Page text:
Saturday, March 25, 2017

Ten Statements About....A VIEW TO A KILL (1985)

Oh, Steed....what they have planned for you....
“Killing Tibbett was a mistake.”
“Then I'm about to make that same mistake twice.”

1) Perhaps the major problem with the basic fabric of this film is that since all the major characters are noticably younger than Roger Moore, it emphasizes how much older he is, and how he’s too old to be playing an action hero.

2)  I never thought it’d be possible to make San Francisco look boring.  I guess you showed me, movie.

3) We can add Tanya Roberts’ Stacey Sutton to the list of unconvincing female scientists.  Sure, she’s pretty to look at, but she is incapable of delivering geological exposition in an effective way.

4) Shame on you, movie, for misusing Patrick MacNee so badly.  He deserves more than to be used as comedic relief for a long stretch of the film and then killed off.

5) Boy, is Christopher Walken...vigorous as Max Zorin (a role turned down by Sting and David Bowie, incidentally).  Grinning to beat the band, giggling at his own villainy at spots, and strutting
She looks as bored as I am....
like a peacock, he could have been more entertaining in a better film.  As it is, he seems out of place given the scheme he’s hatching.  And speaking of Zorin....

6) Why does he have so many henchpeople?  There are so many that none of them get any sort of development to make them come alive.  Even Grace Jones’ May Day is cardboard, and relies on her physicality and striking features to carry her along in the picture.

7) While John Glen for the most part dispenses with the sight gags that marred his previous efforts, there is one chase scene involving a fire truck that is truly winge-worthy in the way it’s played for laughs.  It also doesn’t help that Moore is allowed to run rampant with his lame puns.

8) As I’m sure Dean Martin would tell you, when you’re shooting so much of your fight scenes in long shot, you’re trying to hide how tired your star is.
I'd throw the screenwriters off the bridge...

9) What is up with that long, boring stretch of film in and around Stacey’s house.  It kills what little pathetic momentum the film has had up until that point.  And speaking of killing the film dead....

10) That whole sequence involving the female Russian spy and the bath house contributes literally nothing to the film save to give Walter Gotell a little bit more screen time.  If the rumors are true and they wanted Barbara Bach to reprise her role in that sequence, I’m not surprised she turned them down.  It could be cut whole and not affect the film one bit.

Overall...Maybe not the worst Bond film (that one’s coming up), but arguably my least favorite, as it’s so boring it leaves me numb.

Sunday, March 19, 2017

Ten Statements About....SCREWED (2000)

You all should seek out the scriptwriters and get revenge...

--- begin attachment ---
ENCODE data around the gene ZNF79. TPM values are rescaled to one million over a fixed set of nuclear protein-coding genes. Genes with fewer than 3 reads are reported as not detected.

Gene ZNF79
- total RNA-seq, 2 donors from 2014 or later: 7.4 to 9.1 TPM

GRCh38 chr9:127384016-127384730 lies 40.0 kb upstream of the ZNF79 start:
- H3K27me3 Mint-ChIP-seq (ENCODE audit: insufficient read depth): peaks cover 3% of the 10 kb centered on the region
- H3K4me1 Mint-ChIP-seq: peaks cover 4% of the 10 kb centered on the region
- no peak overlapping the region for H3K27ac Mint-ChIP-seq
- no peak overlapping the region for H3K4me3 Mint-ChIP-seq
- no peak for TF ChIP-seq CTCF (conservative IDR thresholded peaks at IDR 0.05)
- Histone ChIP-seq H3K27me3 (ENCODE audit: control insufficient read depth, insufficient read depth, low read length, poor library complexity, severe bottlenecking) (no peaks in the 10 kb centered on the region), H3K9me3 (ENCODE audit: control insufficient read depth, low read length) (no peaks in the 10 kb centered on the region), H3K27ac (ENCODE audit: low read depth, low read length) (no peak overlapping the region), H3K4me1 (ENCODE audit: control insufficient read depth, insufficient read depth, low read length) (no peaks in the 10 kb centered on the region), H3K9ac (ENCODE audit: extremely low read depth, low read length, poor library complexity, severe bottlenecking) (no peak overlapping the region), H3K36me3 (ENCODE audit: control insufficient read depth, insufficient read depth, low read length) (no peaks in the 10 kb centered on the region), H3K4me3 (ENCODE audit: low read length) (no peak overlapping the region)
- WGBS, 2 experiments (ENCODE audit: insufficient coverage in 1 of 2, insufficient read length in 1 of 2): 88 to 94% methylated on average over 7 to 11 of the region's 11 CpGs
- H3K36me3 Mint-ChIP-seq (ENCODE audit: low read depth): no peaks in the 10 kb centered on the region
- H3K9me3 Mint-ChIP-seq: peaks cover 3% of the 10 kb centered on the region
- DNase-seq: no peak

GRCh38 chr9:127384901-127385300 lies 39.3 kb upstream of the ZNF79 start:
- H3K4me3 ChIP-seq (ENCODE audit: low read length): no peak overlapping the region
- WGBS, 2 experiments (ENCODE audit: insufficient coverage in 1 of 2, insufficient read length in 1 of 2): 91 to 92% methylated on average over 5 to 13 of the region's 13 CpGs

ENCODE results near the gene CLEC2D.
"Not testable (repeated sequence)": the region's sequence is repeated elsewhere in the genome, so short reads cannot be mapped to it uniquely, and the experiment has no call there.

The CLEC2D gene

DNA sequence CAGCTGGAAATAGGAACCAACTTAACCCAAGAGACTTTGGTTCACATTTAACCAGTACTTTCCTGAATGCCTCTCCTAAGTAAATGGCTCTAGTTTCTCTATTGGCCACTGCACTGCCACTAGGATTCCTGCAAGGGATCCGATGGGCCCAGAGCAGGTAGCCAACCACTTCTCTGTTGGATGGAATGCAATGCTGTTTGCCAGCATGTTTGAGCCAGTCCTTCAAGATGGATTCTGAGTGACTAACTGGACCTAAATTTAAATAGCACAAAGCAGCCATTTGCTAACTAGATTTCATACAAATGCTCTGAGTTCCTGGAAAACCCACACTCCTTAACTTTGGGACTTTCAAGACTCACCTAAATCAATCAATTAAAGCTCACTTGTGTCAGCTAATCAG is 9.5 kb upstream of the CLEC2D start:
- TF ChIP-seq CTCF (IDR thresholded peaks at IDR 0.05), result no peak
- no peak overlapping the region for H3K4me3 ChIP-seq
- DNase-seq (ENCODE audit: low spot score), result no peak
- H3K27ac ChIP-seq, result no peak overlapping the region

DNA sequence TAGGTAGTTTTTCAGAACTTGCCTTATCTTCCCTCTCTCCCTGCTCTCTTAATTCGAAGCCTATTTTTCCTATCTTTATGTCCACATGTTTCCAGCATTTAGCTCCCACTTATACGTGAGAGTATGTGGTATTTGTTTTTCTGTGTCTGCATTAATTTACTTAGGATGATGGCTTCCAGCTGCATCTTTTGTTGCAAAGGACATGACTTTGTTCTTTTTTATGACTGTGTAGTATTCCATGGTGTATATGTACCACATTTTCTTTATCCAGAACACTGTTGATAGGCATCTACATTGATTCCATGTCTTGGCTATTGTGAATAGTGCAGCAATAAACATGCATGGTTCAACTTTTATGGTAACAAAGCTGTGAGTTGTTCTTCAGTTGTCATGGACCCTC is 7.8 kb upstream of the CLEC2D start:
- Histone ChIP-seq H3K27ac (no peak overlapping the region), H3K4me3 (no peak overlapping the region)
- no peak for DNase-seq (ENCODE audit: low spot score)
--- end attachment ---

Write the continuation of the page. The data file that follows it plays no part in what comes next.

“Sweet Jesus! We kidnapped a turd!"

1) Norm MacDonald is way out of his depth here.  Shorn of all the schtick that made him a presence on Saturday Night Live, he’s a monotone deer in the headlights, unable to muster anything that engages the audience.  His Willard is just painful to watch.

2) But to be fair, no one--not MacDonald, not Dave Chappelle, not Elaine Stritch or Sarah Silverman, is helped by this tin-eared script that gives them all nothing to work with.  This is the type of script that doesn’t give the actors characters; it doesn’t even give them types.  There is literally nothing to any of these personages.  They just float in space with no background, no emotional life and no nuance whatsoever.

3) After seeing Silverman struggle with the role of Hillary--not because she’s not a good actress, which she is, but because it’s a whisp of a character (we don’t even get a hint of what she is in relation to Willard until halfway through the film, and even that is hastily sketched out)--I perfectly understand why she refuses to take girlfriend roles any more.

4) The gruesomeness of some of the gags detract from what little humor is inherent in them.  Having not...FUNNY!!!!
MacDonald’s hand chewed up by a tiny dog so badly that he’s spraying blood on the walls is winge-worthy.  And the whole ‘you’d be surprised what you can find in a dead body’ sequence is not only too gross to laugh at, but goes on far too long.

5) What did they give Danny Devito to disgrace himself as Grover?  This detestable ‘character’ is only there to come up with gross out joke after gross out joke revolving around cadavers.  There is nothing funny about him sorting through corpses to find one that resembles MacDonald or allowing another to fall down the stairs or using a big hose to suck....something...out of another.  It’s just painful to watch.

6) You know, don’t try to ground a film in an actual location if you’re not going to show any of said location.  This film could take place in Bohunkville instead of Pittsburgh, and it’d be unchanged.

I'd book a flight out of this movie too....
7) I thought it was a given that you don’t ever introduce a major character--a co-conspirator in one of the kidnapping plots, for example--well into the third act.  Well, I guess I know better now.

8) The problem with Elaine Stritch’s Mrs Crock’s face turn is that it’s not earned.  She’s portrayed as such a one note horror that we never see the seeds that prompt her to change her spots in the last few minutes of the film.  It’s as if the filmmakers did it because they felt it had to be done.

9) What is Sherman Helmsley’s Chip even here for?  I know he’s Mrs. Crock’s boytoy, but why does he take over operations of her bakery the second she’s missing?

10) I dunno...I’m pretty sure it’s illegal to own a rocket why is Grover still free at the end of this film.

Overall...I think the filmmakers were trying to create a funny black comedy.  And considering I spent the running time wincing instead of laughing, I’d have to say they failed.